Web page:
Additionally, before swimming, I made sure to check with the coach on where to swim, and introduced myself to my fellow lane mates (there were 10-12 of us sharing a lane). When no one volunteered to lead, I said that I would. So I did - for the first 4000. At that point, I felt great, was making all the send off times and looking forward to the 400s and final 800. And then someone else decided that he should lead instead...
The final 800 was broken down into two segemtns: the first 400 at a cruise pace, and the last 400 at 1:xx average 100 pace. It was fast, but I had was already coming in ahead of the send off times - so I figured no biggie. The four remaining gentlemen in the lane (remember - LONG set) all strapped on paddles and pull buoys in order to make the split. As I was having no problem, I didn't bother...
Guy # 1 took off. Guy # 2 took off... then me.
First 400 - not a problem. The pace was slow, but I wasn't going to tap on anyone's toes during the slow set.
Second 400 - the pace increases, but I can still do more, still go faster. After the first 100, I notice that we're under our assigned split and I figure that the two guys ahead of me are toast. I'm literally, right on Guy # 2's feet. After a quick debate, I decide to tap his toes - in swimming etiquette, the polite way of letting the person ahead of you that you're ready to pass. No response... I tap again... and again we flip turn and he pushes off.... hhhmmmmmm.
So I decide to do something that I've seen done at Carlsbad: I let guy #1 flip turn, and I make a quick turn to get on his feet, while guy #2 flips off the wall.
Apparently Guy #2 didn't like this... And this is where the drama began.
So, without further ado, I give you: Open Letter to the Jerk in my Lane.
Dear Mr. BIG Ego:
I know that you're getting up there in years, but for late 40s, early 50s, I think you're a decent swimmer. You managed to hang on my feet for the first 4000 yards of our set. And when you decided to take the lead for the final bit, I had no problem with it. Being the new gal, I didn't want to step on any toes.
But then - for the final 400 of our 800 - you faded. Maybe it was the paddles that you had been wearing for the past 2000+ yards, perhaps it was the slightly too-tight speedo. I'm not really sure. All I know, is that suddenly I was looking at your feet. They were ugly. And I really really don't like feet.
So I politely tapped on your toes - any swimmer worth his salt or who is interested in swim etiquette would realize that I wanted to pass you. You were fading fast, and I didn't want to wast the final 250 of my swim at a cruise pace - when I could have been pushing myself a lot harder.
But you chose to ignore my taps. For 25, then 50, then 75 yards. Finally - and believe you me, I thought a lot about this - I made a quick u-turn just as you were hitting the wall in order to move up. Yes, I realize that we had only 150 left, but there was still time for me to salvage the set and get my heart rate above 80. I quickly caught the first guy in our lane and was about to tap HIS toes - because he was having a hard time as well, when I felt your paddles crash into the back of my legs.
I'm not a violent person by nature. Trust me. I look away in movies where there's a lot of violence. And really, I don't expect to encounter much anger (or violence) in my every day life. But when you violently bashed your paddles into my feet for 25 and then 50 yards without letting up, I have to admit, that I was 1)scared and 2) shocked.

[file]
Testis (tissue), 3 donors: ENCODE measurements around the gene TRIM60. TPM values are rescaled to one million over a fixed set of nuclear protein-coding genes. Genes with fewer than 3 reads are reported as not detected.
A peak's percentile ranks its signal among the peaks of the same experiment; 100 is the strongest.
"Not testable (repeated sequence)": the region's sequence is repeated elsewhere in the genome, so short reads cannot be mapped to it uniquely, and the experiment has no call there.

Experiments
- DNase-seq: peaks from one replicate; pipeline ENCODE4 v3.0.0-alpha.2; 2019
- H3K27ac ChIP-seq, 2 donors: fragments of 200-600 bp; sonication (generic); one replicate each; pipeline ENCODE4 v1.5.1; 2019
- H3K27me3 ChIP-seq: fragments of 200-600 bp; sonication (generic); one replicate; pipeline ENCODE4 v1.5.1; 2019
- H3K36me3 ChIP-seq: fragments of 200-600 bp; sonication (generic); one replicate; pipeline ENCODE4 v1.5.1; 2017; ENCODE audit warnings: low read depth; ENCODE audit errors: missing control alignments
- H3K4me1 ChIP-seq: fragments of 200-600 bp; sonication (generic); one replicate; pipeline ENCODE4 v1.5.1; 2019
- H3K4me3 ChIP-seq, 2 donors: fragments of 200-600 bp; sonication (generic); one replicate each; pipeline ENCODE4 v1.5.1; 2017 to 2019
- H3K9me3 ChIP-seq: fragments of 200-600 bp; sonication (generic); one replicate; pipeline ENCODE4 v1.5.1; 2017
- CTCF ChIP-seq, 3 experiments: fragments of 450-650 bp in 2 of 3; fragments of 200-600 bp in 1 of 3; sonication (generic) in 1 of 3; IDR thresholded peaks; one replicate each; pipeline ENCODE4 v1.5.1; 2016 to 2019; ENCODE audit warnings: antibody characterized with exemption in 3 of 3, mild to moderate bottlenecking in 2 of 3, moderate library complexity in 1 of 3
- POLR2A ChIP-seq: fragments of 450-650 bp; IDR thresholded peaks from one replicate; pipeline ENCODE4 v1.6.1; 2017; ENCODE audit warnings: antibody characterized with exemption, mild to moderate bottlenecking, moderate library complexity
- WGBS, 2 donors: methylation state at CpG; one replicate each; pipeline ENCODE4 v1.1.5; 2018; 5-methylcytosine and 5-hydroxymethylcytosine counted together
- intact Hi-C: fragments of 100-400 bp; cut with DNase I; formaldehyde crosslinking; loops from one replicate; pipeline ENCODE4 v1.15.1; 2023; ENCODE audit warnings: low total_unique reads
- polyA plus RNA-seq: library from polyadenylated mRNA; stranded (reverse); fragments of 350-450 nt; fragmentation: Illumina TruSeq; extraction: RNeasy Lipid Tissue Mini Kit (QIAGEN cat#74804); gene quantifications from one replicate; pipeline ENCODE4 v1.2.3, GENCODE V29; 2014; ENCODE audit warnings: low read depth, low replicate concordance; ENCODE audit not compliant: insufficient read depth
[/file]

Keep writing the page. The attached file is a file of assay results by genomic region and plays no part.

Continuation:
I didn't realize - Mr. BIG Ego - that you would be so upset if someone - lest of all a girl - passed you when you were so obviously slowing down. Do you enjoy hitting people with your over sized paddles? Does it make you feel better about yourself? Is it really necessary?
I did what any normal person would do at the wall. I waited briefly for you to flip, let you get ahead, and then cruised the final 100 of our workout.
I was unprepared for what happened next. I knew there would be a confrontation at the wall, but your voice, and the tone at which you yelled was downright frightening. I'm not one to burst into tears in public - and I take great pride in the fact that I can hold just about anything in while in the company of others. But you - Mr. BIG Ego - took me by surprise. I don't really remember much about what you yelled - something about not passing? I'm not really sure.
But it was bad. The other two guys made jokes and tried to placate you. Obviously they have to deal with you on a daily basis.
Later, after you had left, one of the guys who had witnessed everything mentioned that you have a hard time being passed by other people, have a bit of an ego, and are getting slower but don't want to admit it. Well knock me over with a feather!
Here's the thing, Mr. BIG Ego. Though you scared the living daylight out of me with your aggression, yelling, and hateful voice, I feel sorry for you.
I repeat: I feel sorry for you.
I can imagine that life must be difficult. You're probably very insecure, and if anything doesn't go your way - well, you just don't deal with it very well. And now that you're getting older AND you've got a bad attitude, your swimming is probably starting to suffer. The big paddles aren't helping either.
So even though you deliberately hit me and then yelled at me, I forgive you. I can move on, and I realize that this was a one-time deal. Because next time if I choose to swim with your program, I'm going to the fast lane - because I know I'm good enough. But you - you'll have to live with yourself, your actions, your ego for the rest of your life.
And that's just sad.
I wish you all the luck in the world - the rest of your life will be tough if you don't change and face the facts as they are (even though you made me cry).